enough of the limitations to achieve your goal.
Rule #3 – You play the hand you’re dealt.
Use existing resources and systems to get things moving. Address the key issues of rule
#2. Work with what you have! Waiting for
that magic advantage can be fatal. Management is directing and
applying existing resources to meet the enterprise goals. Taking
events one at a time, leveraging existing resources is the first
priority of survival. Each success provides the opportunities
to increase and improve your rate of success. As you achieve
improvements, from each action you will find savings and more
improvements. Use a portion of these savings to fund the next
improvement. You use this rule for both critical actions as well as
ongoing and continuous improvements. You should never stop.
Success is an evolutionary process. At each stage of progress, use
the business triage to find the next area of improvement.
Another part of the improvement process is finding the obstacles
and constraints that keep you from making money. Obsolete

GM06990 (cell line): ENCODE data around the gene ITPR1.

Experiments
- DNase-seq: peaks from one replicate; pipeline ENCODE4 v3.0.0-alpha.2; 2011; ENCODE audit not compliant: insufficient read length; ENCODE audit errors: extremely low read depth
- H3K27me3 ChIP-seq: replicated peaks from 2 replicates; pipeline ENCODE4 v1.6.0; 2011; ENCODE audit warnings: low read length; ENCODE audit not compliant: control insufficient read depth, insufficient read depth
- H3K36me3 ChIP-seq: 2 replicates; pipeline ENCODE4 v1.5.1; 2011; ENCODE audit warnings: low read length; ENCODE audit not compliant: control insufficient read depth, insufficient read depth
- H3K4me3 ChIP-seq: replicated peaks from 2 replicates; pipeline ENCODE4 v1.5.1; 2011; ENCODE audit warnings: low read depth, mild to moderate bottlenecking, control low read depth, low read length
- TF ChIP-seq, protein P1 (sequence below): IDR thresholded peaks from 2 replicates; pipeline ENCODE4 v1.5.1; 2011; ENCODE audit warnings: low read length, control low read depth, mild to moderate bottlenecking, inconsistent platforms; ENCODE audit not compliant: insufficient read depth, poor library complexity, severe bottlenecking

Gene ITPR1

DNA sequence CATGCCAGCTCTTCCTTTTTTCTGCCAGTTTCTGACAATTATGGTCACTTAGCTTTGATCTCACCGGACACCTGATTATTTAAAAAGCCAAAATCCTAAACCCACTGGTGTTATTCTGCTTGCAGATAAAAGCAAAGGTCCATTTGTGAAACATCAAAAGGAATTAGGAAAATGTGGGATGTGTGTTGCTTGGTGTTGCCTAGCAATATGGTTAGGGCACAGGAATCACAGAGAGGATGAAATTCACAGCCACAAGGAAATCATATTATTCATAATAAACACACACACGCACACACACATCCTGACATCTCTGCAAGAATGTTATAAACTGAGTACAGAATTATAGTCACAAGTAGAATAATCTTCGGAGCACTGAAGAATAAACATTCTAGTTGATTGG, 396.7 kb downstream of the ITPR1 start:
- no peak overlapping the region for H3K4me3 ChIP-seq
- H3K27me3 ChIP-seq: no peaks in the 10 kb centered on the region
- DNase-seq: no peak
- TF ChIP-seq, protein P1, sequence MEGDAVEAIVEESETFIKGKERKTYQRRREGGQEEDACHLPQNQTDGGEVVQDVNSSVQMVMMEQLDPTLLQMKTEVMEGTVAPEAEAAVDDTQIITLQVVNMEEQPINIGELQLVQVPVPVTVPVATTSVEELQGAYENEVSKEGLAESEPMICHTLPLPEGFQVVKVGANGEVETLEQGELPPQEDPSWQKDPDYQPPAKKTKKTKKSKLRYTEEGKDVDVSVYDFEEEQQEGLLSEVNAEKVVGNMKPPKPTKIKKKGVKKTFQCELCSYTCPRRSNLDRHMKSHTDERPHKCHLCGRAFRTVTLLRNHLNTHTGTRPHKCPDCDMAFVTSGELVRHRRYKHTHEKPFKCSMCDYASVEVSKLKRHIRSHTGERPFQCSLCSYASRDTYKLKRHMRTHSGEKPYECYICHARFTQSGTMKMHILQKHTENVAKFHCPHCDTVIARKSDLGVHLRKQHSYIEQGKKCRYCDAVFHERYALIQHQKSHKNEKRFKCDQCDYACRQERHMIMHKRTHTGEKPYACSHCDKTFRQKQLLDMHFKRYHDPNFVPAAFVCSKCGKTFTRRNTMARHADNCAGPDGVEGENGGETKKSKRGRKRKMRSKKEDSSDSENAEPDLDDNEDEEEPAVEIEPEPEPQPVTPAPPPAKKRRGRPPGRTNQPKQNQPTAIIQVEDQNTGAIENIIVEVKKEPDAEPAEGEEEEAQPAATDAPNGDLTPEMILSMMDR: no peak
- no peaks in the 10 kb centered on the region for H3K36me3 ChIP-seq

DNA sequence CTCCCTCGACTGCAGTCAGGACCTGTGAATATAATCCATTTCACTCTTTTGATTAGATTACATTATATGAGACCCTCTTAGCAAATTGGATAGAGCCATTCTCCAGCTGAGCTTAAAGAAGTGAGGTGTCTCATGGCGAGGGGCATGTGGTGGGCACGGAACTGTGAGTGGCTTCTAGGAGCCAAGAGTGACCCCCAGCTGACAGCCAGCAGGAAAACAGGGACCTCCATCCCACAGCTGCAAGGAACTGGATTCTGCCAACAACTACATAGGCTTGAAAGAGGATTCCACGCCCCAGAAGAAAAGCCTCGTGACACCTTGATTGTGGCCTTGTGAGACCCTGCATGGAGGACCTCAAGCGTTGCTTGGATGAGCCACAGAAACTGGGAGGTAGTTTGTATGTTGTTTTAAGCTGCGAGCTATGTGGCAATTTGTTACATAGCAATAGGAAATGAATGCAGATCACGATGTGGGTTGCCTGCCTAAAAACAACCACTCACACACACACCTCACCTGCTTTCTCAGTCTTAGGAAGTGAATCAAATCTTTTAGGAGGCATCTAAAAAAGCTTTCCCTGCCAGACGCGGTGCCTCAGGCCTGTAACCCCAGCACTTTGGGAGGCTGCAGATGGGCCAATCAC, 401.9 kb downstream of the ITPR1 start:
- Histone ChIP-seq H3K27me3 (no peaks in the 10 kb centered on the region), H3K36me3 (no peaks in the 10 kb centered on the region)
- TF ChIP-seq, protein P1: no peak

products and services still need resources to support them. Redirect
these resources to growth areas. If you think that, you need to
provide these old products to retain a market share; then find a
different way to pay for this support.
Rule #4 – It is easier to pull a rope than to push a rope.
Use the existing organization and personnel to effect the changes
and overcome the constraints – you cannot do this yourself, or there
would be no need for an organization.
Therefore, find the critical point – the engineers who are
responsible for the projects – the project managers to become your
army in the cleanup and profitability programs. Find the carrot or
the stick that makes people pull success thru the process.
The airline industry has been very successful in controlling people
coming to the airport. The plane simply leaves on time – or at
least you cannot depend on it leaving late. The airline industry
also overbooks the flights, and if you are not at the gate to check
in at least 15 minutes before the flight, they will give your seat to
someone else. This is pulling the rope! There is no anxiety on the
part of the airline; you are the one to suffer the consequences. As
managers, you must find creative ways in which to pull the rope to
get things accomplished.
Rule #5 – Labor precedes all new life.
Whether the birth of a child, or a new endeavor; change is